Molecular identification of Rhizomucor pusillus as a cause of sinus-orbital zygomycosis in a patient with acute myelogenous leukemia.
ABSTRACT: Sinus-orbital zygomycosis caused by Rhizomucor pusillus in a patient with acute myelogenous leukemia is described. Identification was achieved by sequencing of the internal transcribed spacer (ITS) regions of the rRNA gene and by expression of zygospores in mating. This report highlights the value of ITS sequencing as a diagnostic tool for the identification of R. pusillus and expands the understanding of infection types caused by this zygomycete.
Project description:We report here the annotated draft genome sequence of the thermophilic zygomycete <i>Rhizomucor pusillus</i> strain FCH 5.7, isolated from compost soil in Vietnam. The genome assembly contains 25.59 Mb with an overall GC content of 44.95%, and comprises 10,898 protein coding genes. Genes encoding putative cellulose-, xylan- and chitin-degrading proteins were identified, including two putative endoglucanases (EC 220.127.116.11) from glycoside hydrolase family 9, which have so far been mostly assigned to bacteria and plants.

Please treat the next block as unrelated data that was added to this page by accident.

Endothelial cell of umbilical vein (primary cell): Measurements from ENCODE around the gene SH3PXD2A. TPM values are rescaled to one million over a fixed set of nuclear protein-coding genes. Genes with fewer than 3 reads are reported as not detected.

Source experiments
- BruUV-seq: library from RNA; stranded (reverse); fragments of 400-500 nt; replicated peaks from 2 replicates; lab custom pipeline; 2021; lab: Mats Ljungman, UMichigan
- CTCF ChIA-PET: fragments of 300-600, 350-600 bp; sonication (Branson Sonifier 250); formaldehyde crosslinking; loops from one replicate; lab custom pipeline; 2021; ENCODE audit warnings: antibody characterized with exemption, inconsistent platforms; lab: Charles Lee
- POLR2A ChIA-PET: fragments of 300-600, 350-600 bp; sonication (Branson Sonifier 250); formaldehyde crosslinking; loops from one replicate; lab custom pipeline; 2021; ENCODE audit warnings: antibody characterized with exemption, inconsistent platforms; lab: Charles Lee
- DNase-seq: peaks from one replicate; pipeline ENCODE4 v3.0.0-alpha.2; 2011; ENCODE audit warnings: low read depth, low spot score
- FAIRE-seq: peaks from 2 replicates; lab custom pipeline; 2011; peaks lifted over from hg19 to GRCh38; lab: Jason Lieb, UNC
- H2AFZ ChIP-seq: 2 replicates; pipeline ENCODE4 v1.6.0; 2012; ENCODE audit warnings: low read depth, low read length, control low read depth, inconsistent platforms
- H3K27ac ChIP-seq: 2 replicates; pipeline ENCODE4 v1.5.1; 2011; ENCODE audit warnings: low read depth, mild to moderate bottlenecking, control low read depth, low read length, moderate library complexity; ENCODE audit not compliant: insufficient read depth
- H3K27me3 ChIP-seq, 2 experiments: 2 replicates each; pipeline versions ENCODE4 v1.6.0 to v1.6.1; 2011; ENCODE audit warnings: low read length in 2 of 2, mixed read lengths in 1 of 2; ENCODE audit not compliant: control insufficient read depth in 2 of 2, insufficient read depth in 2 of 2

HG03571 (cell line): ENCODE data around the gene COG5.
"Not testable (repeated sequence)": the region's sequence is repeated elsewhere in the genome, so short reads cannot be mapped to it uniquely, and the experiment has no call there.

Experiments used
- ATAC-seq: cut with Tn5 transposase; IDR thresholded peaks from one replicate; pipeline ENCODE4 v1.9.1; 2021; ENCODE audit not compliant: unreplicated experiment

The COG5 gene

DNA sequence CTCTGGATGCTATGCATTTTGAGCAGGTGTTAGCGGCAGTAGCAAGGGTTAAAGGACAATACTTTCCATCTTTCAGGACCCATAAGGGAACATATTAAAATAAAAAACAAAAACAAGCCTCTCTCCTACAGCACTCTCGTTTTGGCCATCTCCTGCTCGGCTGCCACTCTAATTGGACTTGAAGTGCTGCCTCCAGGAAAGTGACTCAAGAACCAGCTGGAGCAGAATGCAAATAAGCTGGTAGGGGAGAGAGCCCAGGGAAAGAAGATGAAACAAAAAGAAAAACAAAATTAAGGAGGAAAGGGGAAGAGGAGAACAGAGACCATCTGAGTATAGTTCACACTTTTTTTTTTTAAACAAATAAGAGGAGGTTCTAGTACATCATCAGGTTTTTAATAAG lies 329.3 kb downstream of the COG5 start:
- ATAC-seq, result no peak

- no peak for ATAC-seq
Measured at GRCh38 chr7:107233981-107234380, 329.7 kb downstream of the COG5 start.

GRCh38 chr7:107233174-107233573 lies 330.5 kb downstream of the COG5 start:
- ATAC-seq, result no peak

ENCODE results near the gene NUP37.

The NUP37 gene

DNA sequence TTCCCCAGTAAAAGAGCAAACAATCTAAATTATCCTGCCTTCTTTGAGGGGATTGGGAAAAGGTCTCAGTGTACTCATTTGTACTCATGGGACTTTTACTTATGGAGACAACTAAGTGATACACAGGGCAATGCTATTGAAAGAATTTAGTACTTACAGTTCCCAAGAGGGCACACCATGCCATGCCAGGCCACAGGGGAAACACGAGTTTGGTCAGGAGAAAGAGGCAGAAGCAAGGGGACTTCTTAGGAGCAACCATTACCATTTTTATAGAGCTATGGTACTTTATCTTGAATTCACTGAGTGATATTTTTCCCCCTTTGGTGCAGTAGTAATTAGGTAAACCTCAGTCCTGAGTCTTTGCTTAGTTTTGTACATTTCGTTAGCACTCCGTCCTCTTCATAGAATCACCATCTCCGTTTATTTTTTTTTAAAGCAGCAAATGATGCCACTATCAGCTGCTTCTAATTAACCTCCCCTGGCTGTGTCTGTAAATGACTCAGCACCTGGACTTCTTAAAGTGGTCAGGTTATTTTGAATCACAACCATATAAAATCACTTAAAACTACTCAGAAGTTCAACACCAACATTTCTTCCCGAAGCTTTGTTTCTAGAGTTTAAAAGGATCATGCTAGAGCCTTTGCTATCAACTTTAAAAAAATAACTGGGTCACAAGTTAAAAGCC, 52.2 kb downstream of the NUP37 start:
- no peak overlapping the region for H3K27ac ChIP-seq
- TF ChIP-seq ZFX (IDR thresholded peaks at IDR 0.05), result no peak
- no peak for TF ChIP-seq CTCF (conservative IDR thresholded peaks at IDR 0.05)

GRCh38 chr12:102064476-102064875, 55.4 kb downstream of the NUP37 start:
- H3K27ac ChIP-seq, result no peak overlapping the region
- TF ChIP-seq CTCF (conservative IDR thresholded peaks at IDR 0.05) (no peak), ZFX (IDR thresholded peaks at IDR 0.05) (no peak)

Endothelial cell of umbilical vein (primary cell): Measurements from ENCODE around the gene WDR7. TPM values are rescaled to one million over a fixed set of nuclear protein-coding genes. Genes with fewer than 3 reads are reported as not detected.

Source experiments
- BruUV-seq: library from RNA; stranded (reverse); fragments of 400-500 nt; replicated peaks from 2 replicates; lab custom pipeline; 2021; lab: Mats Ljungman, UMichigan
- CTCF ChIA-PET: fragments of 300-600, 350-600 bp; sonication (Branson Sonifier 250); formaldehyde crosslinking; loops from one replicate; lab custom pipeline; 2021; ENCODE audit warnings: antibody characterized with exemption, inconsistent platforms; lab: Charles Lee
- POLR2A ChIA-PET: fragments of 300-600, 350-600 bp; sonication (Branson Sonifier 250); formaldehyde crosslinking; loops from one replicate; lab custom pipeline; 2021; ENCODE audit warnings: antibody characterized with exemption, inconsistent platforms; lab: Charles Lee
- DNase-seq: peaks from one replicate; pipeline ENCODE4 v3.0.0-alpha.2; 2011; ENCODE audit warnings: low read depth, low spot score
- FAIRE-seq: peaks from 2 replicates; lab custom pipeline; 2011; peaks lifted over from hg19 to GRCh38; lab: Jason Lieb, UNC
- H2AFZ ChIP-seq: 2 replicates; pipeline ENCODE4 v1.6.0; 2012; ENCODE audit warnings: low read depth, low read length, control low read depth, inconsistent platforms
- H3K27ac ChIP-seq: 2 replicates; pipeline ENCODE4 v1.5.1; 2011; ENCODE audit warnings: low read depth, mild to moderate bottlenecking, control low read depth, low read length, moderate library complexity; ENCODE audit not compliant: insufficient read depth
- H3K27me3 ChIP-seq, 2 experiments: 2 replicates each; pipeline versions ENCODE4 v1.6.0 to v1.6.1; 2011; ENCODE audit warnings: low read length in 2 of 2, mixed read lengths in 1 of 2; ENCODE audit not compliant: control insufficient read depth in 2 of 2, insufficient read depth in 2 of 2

Project description:We describe an unusual presentation of fatal infection due to Rhizomucor pusillus bloodstream infection in a 12-year old pediatric patient recently diagnosed with hemophagocytic lymphohistiocytosis. R. pusillus was isolated from one blood culture drawn on Day 11 of hospitalization.
Project description:BACKGROUND: In recent years, the fungal infectious disease zygomycosis has increased in incidence worldwide, especially among the immunodeficient population. Despite the rates of zygomycosis-related death and deformation being very high, the mechanism(s) by which the fungal pathogens cause these severe manifestations remain unknown. METHODS: Using the associated Rhizomucor variabilis species, which can selectively induce cutaneous zygomycosis in otherwise healthy individuals, we investigated the host mechanisms of infection-related responses, including cytokine and chemokine expression as well as contributions of particular T cell subsets. siRNA specifically targeting IL-22,IL-17 and IFN-? were used to down-regulate expression of those molecules. RESULTS: In mouse models of infection, IL-22 was implicated in development of Rhizomucor spp.-induced skin lesions. In cultured human peripheral blood monocytes, R. pusilluscan, which is often found in immunodeficient patients, induced the production of IL-22, while R. variabilis did not. Moreover, Rhizomucor spp.-induced secretion of Il-22 from CCR6(+)CCR4(+)CCR10(+) cells was down-regulated by knockdown of IL-22 related signaling receptors, RORC and ARH. CONCLUSION: Our data strongly suggest that avoidance of IL-22 may be one mechanism by which mucor species produce morbidity and mortality in infected individuals.